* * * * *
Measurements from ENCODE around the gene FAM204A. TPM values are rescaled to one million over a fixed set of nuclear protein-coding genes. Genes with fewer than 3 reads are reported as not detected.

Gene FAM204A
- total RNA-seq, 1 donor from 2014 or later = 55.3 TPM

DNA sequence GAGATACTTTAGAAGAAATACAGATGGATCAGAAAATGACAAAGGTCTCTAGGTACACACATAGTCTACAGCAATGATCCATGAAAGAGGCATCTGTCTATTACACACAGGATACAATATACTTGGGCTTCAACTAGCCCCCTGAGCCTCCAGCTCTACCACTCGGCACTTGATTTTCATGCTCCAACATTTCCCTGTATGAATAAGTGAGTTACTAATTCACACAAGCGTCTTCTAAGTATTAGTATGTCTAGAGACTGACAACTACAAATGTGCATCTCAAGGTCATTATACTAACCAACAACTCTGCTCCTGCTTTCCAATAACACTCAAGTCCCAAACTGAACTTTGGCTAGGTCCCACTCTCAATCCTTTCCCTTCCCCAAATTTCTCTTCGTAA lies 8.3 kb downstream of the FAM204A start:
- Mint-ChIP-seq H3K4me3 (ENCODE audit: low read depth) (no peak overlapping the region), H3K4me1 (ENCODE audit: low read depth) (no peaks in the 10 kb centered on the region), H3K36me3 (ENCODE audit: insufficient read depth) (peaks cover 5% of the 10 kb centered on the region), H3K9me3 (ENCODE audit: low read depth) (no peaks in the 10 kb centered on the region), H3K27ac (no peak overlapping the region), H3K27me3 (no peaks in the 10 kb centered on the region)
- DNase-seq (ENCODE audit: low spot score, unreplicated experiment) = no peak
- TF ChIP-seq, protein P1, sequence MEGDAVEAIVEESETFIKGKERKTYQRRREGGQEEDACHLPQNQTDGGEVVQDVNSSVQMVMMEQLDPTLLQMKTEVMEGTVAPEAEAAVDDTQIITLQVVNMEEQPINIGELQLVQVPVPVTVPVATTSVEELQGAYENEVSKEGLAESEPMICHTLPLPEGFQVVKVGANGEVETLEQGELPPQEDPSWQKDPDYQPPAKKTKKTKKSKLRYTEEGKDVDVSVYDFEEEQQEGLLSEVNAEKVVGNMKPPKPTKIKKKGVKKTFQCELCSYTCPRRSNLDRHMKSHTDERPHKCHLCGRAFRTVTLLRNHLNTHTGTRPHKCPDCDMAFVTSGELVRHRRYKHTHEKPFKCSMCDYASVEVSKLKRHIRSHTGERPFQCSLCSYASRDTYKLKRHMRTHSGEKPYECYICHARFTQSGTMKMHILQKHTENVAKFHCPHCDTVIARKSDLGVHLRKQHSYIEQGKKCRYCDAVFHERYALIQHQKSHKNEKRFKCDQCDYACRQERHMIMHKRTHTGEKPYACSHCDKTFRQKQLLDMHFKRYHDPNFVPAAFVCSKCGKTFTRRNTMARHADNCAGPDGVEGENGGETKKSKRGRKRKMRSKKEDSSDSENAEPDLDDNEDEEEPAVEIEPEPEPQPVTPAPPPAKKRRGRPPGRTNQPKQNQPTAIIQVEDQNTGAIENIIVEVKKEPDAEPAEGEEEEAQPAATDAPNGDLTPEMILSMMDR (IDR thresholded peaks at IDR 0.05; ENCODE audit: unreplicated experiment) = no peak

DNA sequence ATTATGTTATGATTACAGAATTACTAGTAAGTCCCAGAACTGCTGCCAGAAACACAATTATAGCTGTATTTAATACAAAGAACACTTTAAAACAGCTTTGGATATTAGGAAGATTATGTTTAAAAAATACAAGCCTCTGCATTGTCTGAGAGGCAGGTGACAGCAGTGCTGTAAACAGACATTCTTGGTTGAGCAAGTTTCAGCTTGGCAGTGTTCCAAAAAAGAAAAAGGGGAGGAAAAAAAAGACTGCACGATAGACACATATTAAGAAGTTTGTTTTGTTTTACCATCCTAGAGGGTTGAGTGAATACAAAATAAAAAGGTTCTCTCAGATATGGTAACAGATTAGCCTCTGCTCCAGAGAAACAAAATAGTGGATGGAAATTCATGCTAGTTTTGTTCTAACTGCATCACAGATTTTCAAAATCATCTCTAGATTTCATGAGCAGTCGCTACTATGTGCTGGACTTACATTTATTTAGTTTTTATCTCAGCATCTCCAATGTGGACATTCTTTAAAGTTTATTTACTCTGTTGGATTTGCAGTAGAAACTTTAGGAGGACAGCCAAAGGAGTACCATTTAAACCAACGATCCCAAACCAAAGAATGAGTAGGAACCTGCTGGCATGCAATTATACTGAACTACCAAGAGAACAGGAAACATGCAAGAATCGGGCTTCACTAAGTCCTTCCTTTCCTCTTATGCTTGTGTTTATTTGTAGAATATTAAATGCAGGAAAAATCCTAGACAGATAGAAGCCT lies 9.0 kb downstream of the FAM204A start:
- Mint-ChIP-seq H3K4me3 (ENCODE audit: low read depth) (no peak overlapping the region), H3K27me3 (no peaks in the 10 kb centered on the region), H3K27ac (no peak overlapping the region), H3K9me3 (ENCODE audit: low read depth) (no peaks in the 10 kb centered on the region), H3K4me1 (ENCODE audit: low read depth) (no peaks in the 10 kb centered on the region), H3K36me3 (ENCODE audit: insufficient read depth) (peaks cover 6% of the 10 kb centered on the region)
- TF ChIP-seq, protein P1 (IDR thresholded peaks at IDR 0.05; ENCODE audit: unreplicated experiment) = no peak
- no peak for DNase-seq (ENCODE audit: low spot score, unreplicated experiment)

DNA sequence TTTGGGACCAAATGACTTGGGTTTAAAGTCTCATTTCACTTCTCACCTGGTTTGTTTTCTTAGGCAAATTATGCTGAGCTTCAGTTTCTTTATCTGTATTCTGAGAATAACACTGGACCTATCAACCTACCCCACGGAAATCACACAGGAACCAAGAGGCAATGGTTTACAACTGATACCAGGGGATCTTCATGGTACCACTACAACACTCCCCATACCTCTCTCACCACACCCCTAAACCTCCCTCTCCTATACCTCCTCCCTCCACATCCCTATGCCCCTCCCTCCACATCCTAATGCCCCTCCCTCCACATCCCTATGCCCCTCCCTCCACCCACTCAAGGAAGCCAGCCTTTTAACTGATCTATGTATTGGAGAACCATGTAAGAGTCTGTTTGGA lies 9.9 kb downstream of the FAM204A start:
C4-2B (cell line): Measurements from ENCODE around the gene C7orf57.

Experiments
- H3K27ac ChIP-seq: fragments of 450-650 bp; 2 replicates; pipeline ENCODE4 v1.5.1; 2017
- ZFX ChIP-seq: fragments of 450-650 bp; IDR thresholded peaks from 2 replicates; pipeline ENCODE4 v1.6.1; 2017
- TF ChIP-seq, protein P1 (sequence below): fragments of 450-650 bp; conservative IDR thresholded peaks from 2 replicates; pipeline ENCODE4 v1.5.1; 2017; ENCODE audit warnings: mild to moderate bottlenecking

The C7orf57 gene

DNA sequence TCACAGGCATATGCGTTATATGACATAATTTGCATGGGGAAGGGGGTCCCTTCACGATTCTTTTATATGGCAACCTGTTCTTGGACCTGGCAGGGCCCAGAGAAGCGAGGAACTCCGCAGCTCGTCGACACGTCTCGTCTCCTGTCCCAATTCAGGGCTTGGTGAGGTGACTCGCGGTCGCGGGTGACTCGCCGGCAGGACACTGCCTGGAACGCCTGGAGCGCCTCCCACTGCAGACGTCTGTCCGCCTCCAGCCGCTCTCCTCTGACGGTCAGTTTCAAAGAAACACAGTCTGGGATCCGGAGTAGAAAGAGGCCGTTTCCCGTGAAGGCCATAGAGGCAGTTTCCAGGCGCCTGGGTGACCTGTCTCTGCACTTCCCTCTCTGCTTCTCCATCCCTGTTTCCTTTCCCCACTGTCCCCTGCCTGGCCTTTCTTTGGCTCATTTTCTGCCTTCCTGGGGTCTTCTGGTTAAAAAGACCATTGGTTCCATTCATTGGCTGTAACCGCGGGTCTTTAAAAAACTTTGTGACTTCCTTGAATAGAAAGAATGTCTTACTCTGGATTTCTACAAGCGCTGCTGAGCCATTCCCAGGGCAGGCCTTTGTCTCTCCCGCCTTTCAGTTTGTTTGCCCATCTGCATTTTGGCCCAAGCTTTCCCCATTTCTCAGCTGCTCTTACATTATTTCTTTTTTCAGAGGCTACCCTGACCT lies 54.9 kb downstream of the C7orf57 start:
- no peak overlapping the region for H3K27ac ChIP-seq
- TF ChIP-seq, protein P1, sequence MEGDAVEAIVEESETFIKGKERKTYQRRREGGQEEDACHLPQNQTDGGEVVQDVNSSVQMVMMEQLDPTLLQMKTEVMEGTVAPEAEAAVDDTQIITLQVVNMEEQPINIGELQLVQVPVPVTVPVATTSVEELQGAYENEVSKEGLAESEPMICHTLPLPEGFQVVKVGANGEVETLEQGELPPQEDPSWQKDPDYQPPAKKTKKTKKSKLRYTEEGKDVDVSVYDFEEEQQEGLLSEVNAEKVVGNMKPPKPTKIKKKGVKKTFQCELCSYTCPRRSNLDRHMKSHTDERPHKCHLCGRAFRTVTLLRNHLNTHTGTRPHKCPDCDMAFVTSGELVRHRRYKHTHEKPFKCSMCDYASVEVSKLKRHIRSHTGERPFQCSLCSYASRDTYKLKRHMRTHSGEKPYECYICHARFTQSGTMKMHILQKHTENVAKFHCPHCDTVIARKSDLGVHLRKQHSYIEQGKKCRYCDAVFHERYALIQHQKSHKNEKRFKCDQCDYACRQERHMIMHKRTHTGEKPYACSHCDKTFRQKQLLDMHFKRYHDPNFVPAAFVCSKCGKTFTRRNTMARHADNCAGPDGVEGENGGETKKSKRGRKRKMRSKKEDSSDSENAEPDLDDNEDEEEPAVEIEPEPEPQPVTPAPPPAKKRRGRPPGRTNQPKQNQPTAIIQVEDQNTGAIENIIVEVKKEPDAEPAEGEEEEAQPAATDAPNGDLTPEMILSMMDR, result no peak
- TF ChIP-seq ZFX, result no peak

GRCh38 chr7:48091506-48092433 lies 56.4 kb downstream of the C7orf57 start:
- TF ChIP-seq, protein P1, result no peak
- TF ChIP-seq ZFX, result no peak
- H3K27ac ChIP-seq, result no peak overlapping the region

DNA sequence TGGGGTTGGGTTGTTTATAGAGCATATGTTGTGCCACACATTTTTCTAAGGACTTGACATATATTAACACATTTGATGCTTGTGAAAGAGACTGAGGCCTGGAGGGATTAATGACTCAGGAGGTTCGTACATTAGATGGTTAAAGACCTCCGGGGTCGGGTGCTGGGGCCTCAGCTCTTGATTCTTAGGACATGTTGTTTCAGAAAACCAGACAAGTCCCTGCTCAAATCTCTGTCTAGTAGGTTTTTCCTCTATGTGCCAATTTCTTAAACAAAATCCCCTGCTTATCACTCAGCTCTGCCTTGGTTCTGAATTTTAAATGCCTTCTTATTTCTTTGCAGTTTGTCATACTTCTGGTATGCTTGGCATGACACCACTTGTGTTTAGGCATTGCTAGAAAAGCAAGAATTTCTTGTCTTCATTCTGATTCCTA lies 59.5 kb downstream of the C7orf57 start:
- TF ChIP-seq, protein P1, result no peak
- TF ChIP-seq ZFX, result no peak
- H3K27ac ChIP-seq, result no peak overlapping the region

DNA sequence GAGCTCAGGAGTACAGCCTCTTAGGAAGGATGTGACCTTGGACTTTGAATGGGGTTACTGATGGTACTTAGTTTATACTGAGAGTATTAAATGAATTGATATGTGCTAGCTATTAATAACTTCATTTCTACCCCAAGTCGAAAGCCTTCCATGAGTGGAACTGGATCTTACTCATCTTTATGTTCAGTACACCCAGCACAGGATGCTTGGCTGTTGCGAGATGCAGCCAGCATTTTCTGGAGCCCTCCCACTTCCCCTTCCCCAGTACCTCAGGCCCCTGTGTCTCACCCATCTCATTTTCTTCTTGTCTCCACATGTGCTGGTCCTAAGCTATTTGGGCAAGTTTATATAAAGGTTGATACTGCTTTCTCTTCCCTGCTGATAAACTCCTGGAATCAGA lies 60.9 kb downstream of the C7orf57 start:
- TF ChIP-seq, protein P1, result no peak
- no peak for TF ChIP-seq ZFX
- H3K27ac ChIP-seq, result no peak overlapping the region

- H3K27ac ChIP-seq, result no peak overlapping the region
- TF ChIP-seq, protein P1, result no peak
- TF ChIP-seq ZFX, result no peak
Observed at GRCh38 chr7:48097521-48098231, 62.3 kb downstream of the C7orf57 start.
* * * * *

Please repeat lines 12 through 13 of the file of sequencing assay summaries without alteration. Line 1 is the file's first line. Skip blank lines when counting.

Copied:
DNA sequence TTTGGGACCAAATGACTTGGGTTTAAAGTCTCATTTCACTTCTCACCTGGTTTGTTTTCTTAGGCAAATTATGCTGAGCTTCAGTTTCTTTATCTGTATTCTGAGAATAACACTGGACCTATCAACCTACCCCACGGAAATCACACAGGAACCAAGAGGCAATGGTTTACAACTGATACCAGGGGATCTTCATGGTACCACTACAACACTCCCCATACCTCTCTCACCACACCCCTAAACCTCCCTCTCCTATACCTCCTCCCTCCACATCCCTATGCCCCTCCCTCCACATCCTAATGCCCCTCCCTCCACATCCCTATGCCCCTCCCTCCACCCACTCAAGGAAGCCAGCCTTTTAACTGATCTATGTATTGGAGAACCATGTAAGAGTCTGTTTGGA lies 9.9 kb downstream of the FAM204A start:
C4-2B (cell line): Measurements from ENCODE around the gene C7orf57.